Show simple item record

dc.contributor.advisorO'Dwyer, Riana
dc.contributor.authorBuckley, Megan
dc.date.accessioned2013-08-01T12:04:15Z
dc.date.available2013-08-01T12:04:15Z
dc.date.issued2012-09-27
dc.identifier.urihttp://hdl.handle.net/10379/3598
dc.description.abstractThe first half of this dissertation demonstrates that individual voices rarely develop in isolation, and takes as its premise that behind every individual poetic voice lies a history of community or coterie dynamics which may be obscured by readers' close focus on an individual author's achievement. It presents a study of the coterie dynamics from which The Salmon magazine (1981-1991), and subsequently Salmon Publishing (1985-present), developed. Although single creative voices or individual textual contributions nearly always assume priority over group or collaborative efforts, the history of mutual influence that underlies such voices is crucial to their development, particularly if the writers do not fit the criteria for authorship established by a nation's literary 'elite.' Such writers in particular may benefit from collaborative efforts and involvement with literary networks: since authorship involves the appropriation of cultural space, they can assist emerging writers in assuming the necessary 'permission' to create cultural products, which must precede the condition of authorship. In order to demonstrate that the developments within Salmon's life-cycle, as analyzed in chapters one to three, resulted in the development of individual creative voices that would make significant, varied contributions to Irish literature, chapters four to six present critical studies of the work of individual poets. Rita Ann Higgins, Eva Bourke and Moya Cannon began their careers in association with the Galway Writers Workshop, and Salmon Publishing was responsible for bringing their first single-title poetry collections and in the cases of Bourke and Higgins, subsequent collections into print. The individual poetic achievements of Higgins, Bourke, and Cannon demonstrate that coterie dynamics inevitably influence a writer's individual poetic voice. The coterie dynamics that developed in association with The Salmon magazine and Salmon Publishing would help to grant these, and other, writers the necessary permission to appropriate cultural space, resulting in original, diverse, ongoing contributions to Irish literature.en_US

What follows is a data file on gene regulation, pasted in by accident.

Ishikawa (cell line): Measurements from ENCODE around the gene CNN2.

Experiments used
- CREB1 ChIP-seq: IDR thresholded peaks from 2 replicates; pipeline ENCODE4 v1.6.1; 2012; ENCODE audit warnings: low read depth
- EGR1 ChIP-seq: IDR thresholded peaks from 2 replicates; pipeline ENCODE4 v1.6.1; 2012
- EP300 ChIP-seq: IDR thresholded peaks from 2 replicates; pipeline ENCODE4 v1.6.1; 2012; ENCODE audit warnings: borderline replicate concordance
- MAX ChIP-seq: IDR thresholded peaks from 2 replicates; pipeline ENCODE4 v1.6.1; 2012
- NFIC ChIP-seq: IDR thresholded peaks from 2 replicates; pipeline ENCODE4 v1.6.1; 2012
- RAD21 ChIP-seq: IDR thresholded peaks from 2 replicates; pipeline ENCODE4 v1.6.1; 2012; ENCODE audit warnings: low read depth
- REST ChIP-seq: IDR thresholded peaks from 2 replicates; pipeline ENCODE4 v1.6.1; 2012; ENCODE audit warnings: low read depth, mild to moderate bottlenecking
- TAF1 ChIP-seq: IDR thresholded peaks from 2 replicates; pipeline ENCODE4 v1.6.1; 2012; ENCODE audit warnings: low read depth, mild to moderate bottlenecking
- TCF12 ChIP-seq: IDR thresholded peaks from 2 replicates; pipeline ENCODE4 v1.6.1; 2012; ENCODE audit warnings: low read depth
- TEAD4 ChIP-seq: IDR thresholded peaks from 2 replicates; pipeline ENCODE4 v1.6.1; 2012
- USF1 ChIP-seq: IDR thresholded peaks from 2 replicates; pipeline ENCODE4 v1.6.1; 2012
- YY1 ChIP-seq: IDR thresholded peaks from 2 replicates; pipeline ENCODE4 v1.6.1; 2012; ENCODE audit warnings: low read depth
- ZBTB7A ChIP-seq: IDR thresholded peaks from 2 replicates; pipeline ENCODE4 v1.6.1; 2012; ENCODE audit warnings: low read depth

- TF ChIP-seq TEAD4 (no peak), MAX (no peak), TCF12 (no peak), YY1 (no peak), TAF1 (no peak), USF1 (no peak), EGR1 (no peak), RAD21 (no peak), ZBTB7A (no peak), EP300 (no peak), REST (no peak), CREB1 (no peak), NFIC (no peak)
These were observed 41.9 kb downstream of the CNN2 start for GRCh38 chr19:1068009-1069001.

dc.subjectPoetryen_US
dc.subjectIrish poetryen_US
dc.subjectIrish women's poetryen_US
dc.subjectIrelanden_US
dc.subjectJessie Lendennieen_US
dc.subjectSalmon Publishingen_US
dc.subjectSalmon Poetryen_US
dc.subjectPoetry by Irish womenen_US
dc.subjectEva Bourkeen_US
dc.subjectMoya Cannonen_US
dc.subjectRita Ann Higginsen_US
dc.subjectMultiple authorshipen_US
dc.subjectCoterie theoryen_US
dc.subjectCoterie poeticsen_US
dc.subjectPublishing in Irelanden_US
dc.subjectPoetry publishing in Irelanden_US
dc.subject20th century Irish poetryen_US
dc.subjectDepartment of Englishen_US
dc.title"Midwives to Creativity": A Study of Salmon Publishing, 1981-2007en_US
dc.typeThesisen_US
dc.local.noteThis dissertation investigates the coterie dynamics from which the Galway-based The Salmon magazine and Salmon Publishing developed. It also presents critical studies of the work of individual poets whose work was published by Salmon, specifically Eva Bourke, Moya Cannon, and Rita Ann Higgins.en_US
dc.local.finalYesen_US
nui.item.downloads5406


Files in this item

Attribution-NonCommercial-NoDerivs 3.0 Ireland
This item is available under the Attribution-NonCommercial-NoDerivs 3.0 Ireland. No item may be reproduced for commercial purposes. Please refer to the publisher's URL where this is made available, or to notes contained in the item itself. Other terms may apply.

The following license files are associated with this item:

Thumbnail

This item appears in the following Collection(s)

Show simple item record